A String in the Harp by Nancy Bond was a rare case where I bought a book unread—unheard of, in fact, before finding it on the shelf. But it was at my library’s warehouse sale, and either I got it in a brown bag with a lot of other books, or I bought it for a dollar—I can’t remember anymore—so I was willing to risk it. The Newbery Honor medal and the Welsh setting seemed like good signs. And happily, it turned out to be well-worth the price!
The story is about an American family spending a year in Wales. Coping with their mother’s recent death, all three children—15 year old Jen, 10 year old Peter and 8 year old Becky—are all grieving in their own ways. Their father has retreated into his work, and Peter in particular is withdrawing from the family, angry and rebellious and fiercely hating this cold country his father took them to. Then Peter finds an ancient harp key, and through it begins to have visions of the ancient bard Taliesen, exploring Welsh history through his life. It’s not immediately clear whether this magic will draw Peter back towards his family, or only farther away.
This book had me engaged at the first glimpse of Wales—and the odd part is, I have no idea why! I’ve never been to Wales (apart from one train ride to and from the Doctor Who Experience, which doesn’t really count), I’ve never been especially interested in Wales, and the characters, initially, hate the place! And yet somehow, I immediately felt an incredible wistfulness for Wales.
That makes more sense as the story goes on, as the characters explore and grow to appreciate the rugged beauty of the countryside—and, of course, as Peter explores the history too. Wales, in a way, becomes a major character in the book. Plot-driven and character-driven books are pretty usual, but this may be a setting-driven book—and that works better than I would have expected!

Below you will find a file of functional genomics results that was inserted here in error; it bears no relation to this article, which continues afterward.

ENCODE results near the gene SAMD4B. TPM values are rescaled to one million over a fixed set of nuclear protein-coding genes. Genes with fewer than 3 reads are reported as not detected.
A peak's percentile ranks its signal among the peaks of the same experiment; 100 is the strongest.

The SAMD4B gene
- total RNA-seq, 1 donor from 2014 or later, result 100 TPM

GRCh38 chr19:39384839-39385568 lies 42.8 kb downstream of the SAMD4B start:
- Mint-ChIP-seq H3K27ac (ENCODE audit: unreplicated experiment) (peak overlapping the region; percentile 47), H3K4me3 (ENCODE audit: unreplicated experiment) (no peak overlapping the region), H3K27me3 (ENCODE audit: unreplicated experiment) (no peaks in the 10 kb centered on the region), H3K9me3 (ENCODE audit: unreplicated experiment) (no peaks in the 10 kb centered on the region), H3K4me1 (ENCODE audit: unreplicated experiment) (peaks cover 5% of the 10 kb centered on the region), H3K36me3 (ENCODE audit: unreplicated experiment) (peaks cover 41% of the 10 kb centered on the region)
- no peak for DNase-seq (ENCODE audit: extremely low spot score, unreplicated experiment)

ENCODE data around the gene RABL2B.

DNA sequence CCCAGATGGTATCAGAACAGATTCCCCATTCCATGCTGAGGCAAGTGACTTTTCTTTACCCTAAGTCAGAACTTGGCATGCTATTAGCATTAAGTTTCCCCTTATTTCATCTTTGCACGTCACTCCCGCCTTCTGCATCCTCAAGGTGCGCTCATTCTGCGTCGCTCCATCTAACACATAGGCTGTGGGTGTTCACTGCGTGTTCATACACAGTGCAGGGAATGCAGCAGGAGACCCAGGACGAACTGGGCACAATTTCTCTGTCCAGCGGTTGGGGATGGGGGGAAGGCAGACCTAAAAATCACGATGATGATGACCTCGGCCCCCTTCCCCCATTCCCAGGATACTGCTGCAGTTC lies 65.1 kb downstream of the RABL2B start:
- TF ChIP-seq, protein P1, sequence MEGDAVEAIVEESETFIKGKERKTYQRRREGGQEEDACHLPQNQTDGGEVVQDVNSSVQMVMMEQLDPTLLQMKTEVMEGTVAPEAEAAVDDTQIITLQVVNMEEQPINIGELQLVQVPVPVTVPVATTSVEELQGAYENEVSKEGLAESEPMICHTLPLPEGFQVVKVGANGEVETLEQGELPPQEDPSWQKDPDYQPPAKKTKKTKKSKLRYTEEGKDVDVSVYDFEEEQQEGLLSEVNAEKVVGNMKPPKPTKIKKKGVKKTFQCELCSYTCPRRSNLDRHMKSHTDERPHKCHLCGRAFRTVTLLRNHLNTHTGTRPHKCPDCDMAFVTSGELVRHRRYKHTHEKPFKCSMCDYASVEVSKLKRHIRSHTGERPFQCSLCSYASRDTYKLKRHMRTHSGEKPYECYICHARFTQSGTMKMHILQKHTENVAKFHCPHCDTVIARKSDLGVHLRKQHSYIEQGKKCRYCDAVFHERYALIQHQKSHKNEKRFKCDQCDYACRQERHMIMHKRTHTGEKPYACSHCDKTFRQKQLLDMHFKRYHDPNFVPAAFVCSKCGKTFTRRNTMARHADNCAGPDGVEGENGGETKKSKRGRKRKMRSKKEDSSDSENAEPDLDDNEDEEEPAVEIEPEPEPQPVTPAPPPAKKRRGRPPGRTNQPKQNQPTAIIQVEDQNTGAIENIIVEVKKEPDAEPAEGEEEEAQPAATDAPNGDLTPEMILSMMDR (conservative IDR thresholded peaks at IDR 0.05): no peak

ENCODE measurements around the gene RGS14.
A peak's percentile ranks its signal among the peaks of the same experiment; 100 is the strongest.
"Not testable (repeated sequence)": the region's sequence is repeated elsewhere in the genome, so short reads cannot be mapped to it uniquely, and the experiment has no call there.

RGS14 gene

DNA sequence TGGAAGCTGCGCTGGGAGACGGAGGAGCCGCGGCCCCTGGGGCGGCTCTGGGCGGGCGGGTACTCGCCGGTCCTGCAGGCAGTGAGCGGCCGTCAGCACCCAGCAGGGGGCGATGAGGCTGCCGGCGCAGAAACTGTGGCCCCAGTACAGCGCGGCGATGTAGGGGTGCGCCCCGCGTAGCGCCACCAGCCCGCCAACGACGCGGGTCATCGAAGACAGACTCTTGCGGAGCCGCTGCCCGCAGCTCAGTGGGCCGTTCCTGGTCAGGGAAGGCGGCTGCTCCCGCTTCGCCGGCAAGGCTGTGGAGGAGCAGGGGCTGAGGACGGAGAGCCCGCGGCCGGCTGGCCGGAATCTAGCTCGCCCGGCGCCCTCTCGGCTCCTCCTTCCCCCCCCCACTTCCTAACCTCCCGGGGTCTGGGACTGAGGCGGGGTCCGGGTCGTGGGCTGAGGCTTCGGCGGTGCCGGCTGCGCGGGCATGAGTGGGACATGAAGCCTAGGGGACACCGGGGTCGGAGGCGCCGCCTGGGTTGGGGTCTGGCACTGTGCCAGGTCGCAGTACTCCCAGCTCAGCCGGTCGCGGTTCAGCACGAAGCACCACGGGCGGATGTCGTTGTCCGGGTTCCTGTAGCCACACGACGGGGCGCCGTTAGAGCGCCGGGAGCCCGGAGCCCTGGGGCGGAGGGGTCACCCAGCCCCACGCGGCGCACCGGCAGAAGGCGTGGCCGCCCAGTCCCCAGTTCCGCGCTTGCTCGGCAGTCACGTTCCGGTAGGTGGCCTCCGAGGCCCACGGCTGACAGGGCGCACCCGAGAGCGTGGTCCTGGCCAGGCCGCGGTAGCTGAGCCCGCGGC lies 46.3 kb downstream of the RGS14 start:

There’s strong character focus too, as the children grieve and heal and find their way back to each other and to their father. Peter especially grows, as he was struggling and withdrawing the most at first, disappears (mentally) into the world of the harp key, then finally comes back into the fold of his family.
This was an unusual brand of time travel. No one exactly travels, but the past and the present begin overlapping. First Peter has visions of the past, and then other people begin seeing past figures too, at least one of which seems very definitely to be in the present. There’s no real indication that any changes are made in the past—or that the past leaking into the present has any direct effect. The impact is all on the character level, as people are changed by what they experience. While that sounds somewhat passive, I actually liked the handling quite a bit.
Maybe what really counts here is depth. Not a whole lot actually happens on a surface level, but the characters are explored with such depth, and the setting (both culturally and landscape-wise) is so deeply explored that it’s still an engaging, satisfying read.
Hopefully you would find it that way too—although I can’t promise you’ll feel a great wistfulness for Wales, since I still can’t quite explain that!
Buy it here: A String in the Harp